Construction is now complete on the Dr Chau Chak Wing Building at the University of Technology, Sydney (UTS), designed by Frank Gehry. The Dr Chau Chak Wing Building is significant for many reasons – and as much for what will go on inside as how it looks on the outside.
The name: The building is named for Australian-Chinese businessman and philanthropist Dr Chau Chak Wing, who donated $20 million to the project, alongside an additional $5 million for Australia-China scholarships.
The design: Gehry Partners designs from the inside-out, meaning that the design of internal spaces must be developed before design of the building’s exterior can start.
The new building will bring together under one roof staff from all five of the School’s core business discipline groups – Accounting, Economics, Finance, Management and Marketing – encouraging even greater collaboration across disciplines.
Combined with the building’s world-leading facilities and technology, this will bring transformational change to the Business School’s research and teaching. UTS sought out Gehry as an architect because of his experience in the development of creative spaces, including educational facilities such as those at the Weatherhead School of Management, MIT and Princeton.
“We wanted an architect who could embody our contemporary approach to business education in the design of our new building,” the Dean of the Business School, Professor Roy Green, says.
“We wanted a building that would encourage greater interdisciplinary collaboration and cross-pollination of ideas between disciplines, researchers, industry and practitioners.”
The Dr Chau Chak Wing Building is part of the University of Technology Sydney’s $1 billion City Campus Master Plan, which includes the recently opened FEIT Building, home of the Faculty of Engineering and IT.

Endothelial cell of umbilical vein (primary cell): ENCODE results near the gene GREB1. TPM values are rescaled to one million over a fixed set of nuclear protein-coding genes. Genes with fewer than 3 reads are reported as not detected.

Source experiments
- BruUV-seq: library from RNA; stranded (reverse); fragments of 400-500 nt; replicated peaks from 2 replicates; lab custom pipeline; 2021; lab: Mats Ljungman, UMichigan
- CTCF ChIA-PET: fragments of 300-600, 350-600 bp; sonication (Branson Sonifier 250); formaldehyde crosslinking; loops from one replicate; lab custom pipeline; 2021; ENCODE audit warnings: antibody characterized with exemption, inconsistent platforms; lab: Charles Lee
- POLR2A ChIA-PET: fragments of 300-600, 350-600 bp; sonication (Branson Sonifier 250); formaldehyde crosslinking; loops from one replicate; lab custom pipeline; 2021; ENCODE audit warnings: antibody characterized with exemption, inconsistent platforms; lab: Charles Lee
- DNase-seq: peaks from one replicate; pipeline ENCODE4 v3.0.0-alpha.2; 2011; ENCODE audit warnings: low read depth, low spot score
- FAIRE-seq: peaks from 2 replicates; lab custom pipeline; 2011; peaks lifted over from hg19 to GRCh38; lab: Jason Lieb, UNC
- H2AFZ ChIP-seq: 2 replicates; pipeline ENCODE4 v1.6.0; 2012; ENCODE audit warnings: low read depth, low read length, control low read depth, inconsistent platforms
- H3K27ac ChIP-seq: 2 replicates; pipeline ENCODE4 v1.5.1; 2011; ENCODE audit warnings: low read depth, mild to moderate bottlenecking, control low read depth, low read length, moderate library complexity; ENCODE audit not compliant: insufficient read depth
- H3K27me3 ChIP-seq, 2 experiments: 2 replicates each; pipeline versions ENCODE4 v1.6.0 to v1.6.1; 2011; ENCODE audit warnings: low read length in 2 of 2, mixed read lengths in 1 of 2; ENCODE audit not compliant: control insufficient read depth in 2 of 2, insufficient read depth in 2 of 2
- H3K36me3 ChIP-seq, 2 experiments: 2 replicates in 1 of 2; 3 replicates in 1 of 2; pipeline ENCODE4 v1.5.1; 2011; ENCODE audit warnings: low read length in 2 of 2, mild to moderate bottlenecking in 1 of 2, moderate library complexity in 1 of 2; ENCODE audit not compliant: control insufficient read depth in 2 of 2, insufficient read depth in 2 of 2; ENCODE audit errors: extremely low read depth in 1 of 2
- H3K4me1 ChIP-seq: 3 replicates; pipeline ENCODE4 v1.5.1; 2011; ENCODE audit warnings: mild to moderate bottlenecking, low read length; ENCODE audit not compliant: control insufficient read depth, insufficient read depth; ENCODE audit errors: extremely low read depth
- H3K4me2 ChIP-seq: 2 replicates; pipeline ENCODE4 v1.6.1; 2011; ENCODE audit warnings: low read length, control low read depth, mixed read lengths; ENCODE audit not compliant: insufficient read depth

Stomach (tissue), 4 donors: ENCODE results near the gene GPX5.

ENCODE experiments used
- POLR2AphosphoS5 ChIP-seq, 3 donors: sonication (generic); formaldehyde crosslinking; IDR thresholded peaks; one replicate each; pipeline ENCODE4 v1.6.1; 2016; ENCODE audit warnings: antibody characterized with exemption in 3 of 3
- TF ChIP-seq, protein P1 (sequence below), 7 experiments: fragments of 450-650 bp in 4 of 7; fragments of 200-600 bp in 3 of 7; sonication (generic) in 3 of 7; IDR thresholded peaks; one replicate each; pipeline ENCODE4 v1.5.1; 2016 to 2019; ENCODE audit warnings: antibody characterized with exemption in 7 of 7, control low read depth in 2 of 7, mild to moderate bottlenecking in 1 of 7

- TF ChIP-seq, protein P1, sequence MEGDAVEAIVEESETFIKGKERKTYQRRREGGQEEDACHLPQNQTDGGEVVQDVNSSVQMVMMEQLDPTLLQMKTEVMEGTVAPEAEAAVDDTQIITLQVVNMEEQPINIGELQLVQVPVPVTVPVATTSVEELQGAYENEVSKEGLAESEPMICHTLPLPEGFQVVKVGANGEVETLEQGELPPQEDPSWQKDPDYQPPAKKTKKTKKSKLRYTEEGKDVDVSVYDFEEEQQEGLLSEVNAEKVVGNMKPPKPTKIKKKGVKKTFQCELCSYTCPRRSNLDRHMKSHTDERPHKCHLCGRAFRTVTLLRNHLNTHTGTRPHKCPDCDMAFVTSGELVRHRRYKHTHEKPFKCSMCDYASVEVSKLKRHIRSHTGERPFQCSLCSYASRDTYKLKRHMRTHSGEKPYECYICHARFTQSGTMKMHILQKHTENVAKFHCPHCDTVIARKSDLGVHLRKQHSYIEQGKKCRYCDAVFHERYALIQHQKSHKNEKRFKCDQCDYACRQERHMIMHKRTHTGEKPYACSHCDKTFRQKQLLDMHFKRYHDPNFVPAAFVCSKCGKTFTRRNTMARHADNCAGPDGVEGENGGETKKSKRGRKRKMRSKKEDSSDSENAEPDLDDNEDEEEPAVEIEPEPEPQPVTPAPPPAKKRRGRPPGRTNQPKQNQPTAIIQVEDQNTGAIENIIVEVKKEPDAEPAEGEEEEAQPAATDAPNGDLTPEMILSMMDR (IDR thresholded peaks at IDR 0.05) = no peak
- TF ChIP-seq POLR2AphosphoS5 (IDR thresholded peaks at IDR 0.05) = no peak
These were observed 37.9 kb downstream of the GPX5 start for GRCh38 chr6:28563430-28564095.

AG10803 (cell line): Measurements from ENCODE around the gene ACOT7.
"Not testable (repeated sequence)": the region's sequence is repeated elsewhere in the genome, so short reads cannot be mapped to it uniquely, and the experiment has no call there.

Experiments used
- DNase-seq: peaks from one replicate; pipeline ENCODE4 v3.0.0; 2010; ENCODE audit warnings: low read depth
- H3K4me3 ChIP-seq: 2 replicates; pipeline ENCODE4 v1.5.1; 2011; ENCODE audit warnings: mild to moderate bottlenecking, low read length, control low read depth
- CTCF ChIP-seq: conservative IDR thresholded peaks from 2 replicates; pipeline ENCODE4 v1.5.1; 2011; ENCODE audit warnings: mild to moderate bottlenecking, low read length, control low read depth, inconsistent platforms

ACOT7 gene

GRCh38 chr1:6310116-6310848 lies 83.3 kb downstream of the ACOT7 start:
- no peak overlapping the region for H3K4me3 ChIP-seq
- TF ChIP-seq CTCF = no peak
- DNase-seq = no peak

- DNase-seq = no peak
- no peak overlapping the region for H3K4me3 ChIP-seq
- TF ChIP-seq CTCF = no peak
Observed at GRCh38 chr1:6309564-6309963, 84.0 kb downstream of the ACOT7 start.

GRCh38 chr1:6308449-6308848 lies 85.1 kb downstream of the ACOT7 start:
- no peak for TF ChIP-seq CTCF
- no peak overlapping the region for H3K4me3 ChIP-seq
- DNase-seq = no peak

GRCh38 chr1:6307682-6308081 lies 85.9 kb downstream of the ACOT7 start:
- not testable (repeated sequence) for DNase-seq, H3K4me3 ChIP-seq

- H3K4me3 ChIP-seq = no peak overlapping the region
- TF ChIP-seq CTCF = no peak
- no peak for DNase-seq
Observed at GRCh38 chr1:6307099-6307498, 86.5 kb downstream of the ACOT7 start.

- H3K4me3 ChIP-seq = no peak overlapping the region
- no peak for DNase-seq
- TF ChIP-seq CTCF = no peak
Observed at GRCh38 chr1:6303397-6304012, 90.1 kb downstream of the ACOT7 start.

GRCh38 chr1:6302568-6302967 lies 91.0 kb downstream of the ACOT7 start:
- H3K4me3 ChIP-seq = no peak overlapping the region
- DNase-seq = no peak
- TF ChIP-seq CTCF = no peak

Located in the education and creative precinct at the southern end of Sydney’s central business district, the building will be open to all students but will have a focus on postgraduate and executive education.
Construction of the building’s curved brickwork has been a technical feat. Inside, teaching, learning and ‘social’ spaces have been designed to encourage communication and collaboration. In the two architecturally striking oval classrooms, for example, the teaching focus has been moved from the front of the class to a position at the centre of the students. Source by UTS.
Location: Sydney, Australia
Architect: Gehry Partners
Project Team: Project Management Office (UTS project manager) Gehry Partners (design architect); Daryl Jackson Robin Dyke (executive architect) Lend Lease (main works contractor)
Enquiries: Brian Moore, Project
Early works contractor: AW Edwards
Services engineer: AECOM
Structural engineer, transportation and traffic: Arup
Statutory planner: RPS
Archaeological consultant: Casey & Lowe
Heritage assessment: Godden Mackay Logan
Accessibility consultant: Morris Goding Access Consulting
Wind assessment: Wind Tech Consulting
Ecologically sustainable development: AECOM
Archaeological Investigation & Excavation: Australian Museum Business Services [AMBS]
Aboriginal archaeological investigation: Dominic Steele Consulting Archaeology
Façade: 320,000 custom-made Bowral Bricks
Size: 16,030sqm, spread over 11 floors
Expected completion: October 2014
Photographs: Andrew Worssam, Jacqui Dean